NFL Draft Journal: No combine means extra time researching injury histories of prospects – The Denver Post

The last piece of this year’s NFL draft puzzle is the medical component … and it’s a huge component.

The lack of a traditional combine in late February prevented the Broncos and the other 31 teams from having their trainers and doctors work up full reports on more than 300 players. Players can move up or down a round based on their medicals or be removed from a team’s draft board entirely.

Earlier this month, the NFL hosted nearly 150 prospects to Indianapolis for medical checks based on their injury histories.

Broncos general manager George Paton said recently the late medical information hasn’t impacted his pre-draft meetings.

“We’ve still set the board and once we have our medical meeting (this week), we’ll adjust so it really hasn’t been a challenge,” Paton said. “We’ve gotten a lot of the medicals back because our trainers have been working night and day on this and I give credit to Greek (director of sports medicine Steve Antonopulos) and (head athletic trainer) Vince (Garcia).”

Speaking to Buffalo reporters Tuesday, general manager Brandon Beane said the medical information is “nowhere near where it usually is.”

“Our doctors usually have a really good feeling on everybody who’s (at the combine),” Beane said. “The holes we’re trying to close at this point are just trying to call the schools to get data. … You don’t want to take a guy high and all of a sudden, you bring him in and you go, ‘Man, I don’t know how well this guy is going to stay on the field for us.’”

Some of the players at the Broncos’ positions of need with extensive medical charts:

  • Virginia Tech cornerback Caleb Farley: A projected top-10 pick when the draft process began, he may fall into the 20s. He tore his ACL in 2017, missed the final two games of ’19 (back surgery) and didn’t have a Pro Day because of another back operation.
  • Stanford offensive tackle Walker Little: He missed the bowl game in 2018 (right shoulder), was limited to one game in ‘19 (left knee) and opted out last year. Each of Little’s 19 starts came at left tackle.
  • Syracuse safety Andre Cisco. He had 12 interceptions in his first 22 games, but missed the end of ’19 with a lower-leg injury and was limited to two games last year when he tore his ACL after colliding with a teammate in pre-game warm-ups.

Quick hitters. Seven things entering the final seven-day countdown to the draft:

1. During a video conference Wednesday, NFL Network analyst Daniel Jeremiah was asked how Broncos quarterback Drew Lock stacks up against Trey Lance, Justin Fields and Mac Jones. “I would have Lance and Fields ahead of where Drew Lock was coming in (two years ago),” Jeremiah said. “I would have Drew Lock over Mac Jones. … I know Drew has had some ups and downs, but you see the flashes of what he can do. He’s got a ton of ability.”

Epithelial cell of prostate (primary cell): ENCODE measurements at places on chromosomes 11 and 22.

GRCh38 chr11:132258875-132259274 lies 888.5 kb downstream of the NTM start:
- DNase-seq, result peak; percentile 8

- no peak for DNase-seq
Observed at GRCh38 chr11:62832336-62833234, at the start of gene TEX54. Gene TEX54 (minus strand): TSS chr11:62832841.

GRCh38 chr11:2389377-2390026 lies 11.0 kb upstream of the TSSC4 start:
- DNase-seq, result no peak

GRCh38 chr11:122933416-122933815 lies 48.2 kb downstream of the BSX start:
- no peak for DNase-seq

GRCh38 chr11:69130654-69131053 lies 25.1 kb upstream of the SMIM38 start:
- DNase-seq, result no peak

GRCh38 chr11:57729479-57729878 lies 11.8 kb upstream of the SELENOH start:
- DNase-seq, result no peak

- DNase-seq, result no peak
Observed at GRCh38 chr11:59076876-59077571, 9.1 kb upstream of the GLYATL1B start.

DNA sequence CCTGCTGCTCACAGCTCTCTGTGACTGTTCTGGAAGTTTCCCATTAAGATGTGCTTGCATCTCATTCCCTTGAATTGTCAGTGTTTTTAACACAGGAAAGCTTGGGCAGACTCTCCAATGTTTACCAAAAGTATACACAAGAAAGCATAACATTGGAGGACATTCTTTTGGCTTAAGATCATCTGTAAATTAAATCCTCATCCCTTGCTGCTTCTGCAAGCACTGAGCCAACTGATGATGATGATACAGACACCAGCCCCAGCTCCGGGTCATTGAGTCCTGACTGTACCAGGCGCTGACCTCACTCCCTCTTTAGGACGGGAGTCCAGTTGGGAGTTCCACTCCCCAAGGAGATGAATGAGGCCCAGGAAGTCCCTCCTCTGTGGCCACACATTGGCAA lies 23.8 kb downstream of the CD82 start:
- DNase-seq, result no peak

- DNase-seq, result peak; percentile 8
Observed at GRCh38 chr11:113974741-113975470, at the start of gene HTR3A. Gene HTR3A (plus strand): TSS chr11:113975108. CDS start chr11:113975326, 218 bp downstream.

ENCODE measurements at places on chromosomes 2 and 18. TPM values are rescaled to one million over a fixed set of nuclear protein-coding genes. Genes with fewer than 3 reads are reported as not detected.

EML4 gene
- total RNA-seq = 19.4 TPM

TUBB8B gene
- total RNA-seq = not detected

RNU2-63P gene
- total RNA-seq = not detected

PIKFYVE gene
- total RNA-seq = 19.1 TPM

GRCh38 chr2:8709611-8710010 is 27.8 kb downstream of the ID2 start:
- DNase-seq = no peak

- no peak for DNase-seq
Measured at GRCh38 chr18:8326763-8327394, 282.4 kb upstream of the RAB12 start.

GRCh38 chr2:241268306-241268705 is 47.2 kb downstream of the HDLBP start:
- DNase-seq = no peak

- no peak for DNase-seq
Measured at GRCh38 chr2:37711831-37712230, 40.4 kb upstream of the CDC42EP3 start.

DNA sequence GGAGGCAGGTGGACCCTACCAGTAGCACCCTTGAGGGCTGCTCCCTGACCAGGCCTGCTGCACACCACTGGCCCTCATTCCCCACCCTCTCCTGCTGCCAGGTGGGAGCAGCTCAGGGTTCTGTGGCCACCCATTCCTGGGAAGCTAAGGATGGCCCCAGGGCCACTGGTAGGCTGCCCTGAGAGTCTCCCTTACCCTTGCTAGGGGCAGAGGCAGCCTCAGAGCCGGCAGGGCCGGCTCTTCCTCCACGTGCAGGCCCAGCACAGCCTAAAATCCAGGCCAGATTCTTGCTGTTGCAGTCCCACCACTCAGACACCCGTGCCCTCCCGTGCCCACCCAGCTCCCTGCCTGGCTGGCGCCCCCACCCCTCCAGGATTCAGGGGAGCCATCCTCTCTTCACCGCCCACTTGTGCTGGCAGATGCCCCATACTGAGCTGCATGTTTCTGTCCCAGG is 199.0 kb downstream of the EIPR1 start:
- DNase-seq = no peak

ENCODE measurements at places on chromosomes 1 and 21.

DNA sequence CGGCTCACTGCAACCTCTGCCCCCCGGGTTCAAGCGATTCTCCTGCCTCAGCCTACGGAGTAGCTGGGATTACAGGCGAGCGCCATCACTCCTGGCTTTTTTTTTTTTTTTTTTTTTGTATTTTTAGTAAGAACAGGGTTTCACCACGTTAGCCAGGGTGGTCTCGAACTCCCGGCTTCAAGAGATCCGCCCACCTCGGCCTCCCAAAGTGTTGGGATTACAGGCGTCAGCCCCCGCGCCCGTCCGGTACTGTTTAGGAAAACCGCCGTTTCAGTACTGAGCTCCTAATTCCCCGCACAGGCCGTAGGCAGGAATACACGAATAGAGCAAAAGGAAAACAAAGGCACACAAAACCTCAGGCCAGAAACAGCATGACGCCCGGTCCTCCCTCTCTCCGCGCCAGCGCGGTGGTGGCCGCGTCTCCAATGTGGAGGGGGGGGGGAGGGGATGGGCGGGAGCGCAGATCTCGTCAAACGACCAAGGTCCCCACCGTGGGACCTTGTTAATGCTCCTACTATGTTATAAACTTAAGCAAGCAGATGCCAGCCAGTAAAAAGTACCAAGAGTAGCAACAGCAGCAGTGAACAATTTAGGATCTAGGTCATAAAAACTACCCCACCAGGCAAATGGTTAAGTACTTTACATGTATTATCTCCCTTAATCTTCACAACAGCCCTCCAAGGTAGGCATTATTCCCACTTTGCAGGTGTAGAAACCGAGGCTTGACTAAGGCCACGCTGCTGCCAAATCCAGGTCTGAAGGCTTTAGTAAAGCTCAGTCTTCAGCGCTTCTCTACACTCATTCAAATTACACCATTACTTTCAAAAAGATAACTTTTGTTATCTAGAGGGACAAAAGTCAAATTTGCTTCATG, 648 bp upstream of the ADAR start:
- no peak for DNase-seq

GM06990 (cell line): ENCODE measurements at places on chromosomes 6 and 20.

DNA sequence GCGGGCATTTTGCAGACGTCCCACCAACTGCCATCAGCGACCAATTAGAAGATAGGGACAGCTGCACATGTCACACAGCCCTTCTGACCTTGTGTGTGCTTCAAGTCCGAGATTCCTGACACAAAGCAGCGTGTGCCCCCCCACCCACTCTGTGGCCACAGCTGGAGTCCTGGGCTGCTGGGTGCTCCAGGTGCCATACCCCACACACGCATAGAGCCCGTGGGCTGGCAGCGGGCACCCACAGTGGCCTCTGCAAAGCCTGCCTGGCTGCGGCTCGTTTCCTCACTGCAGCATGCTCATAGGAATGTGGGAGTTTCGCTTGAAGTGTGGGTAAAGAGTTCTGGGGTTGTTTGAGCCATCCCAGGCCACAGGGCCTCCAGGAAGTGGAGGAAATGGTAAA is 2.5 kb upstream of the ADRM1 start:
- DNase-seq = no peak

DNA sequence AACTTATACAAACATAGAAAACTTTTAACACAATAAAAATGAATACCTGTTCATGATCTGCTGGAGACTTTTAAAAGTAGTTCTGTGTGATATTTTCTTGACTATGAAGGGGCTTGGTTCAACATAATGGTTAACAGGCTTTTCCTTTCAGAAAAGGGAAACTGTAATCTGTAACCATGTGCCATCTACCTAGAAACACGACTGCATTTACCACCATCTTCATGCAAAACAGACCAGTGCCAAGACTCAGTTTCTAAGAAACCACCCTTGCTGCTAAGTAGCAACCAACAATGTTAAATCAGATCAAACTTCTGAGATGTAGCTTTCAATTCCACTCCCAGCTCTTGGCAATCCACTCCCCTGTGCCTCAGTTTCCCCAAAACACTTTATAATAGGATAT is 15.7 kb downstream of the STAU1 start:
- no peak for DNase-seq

2. Does it seem like Atlanta’s asking price at No. 4 is going to be so high, the Falcons may be forced to stay put? The kind of deal San Francisco put together to move from No. 12 to No. 3 (three first-round picks) doesn’t appear to be in the offing. The Falcons shouldn’t overthink it — take Florida tight end Kyle Pitts.

3. Cincinnati is an interesting team to watch at No. 5. The Bengals can go LSU receiver Ja’Marr Chase or Oregon left tackle Penei Sewell. If they think Chase is the Next Sensational Pass-Catcher, they can take him and then try to trade up from No. 38 to take a left tackle.

4. Given the opportunity to endorse quarterback Jalen Hurts as the no-doubt starter, Philadelphia coach Nick Sirianni dodged the question Wednesday by saying, “We’re going to have competition at every position.” If that’s the case, why did the Eagles trade down from No. 6, which would have been prime quarterback position?

5. Per tradition, Baltimore general manager Eric DeCosta started his pre-draft news conference by revealing the number of players on the Ravens’ draft board. “We have approximately 200 players ranked as (draft-worthy) prospects, which is a very strong, healthy number.”

6. We don’t get why Carolina would consider taking a quarterback at No. 8 if it stays put. Sam Darnold has two years left on his contract (the Panthers have picked up his fifth-year option) and he may flourish with play-caller Joe Brady. The Panthers should take cornerback Patrick Surtain.

7. The draft analysts have been critical about the class of defensive linemen — Alabama’s Christian Barmore may be the only one selected in the first round. That’s good news for the Broncos, who could consider one in rounds 2-3, especially a prospect who can provide a third-down interior pass rush.

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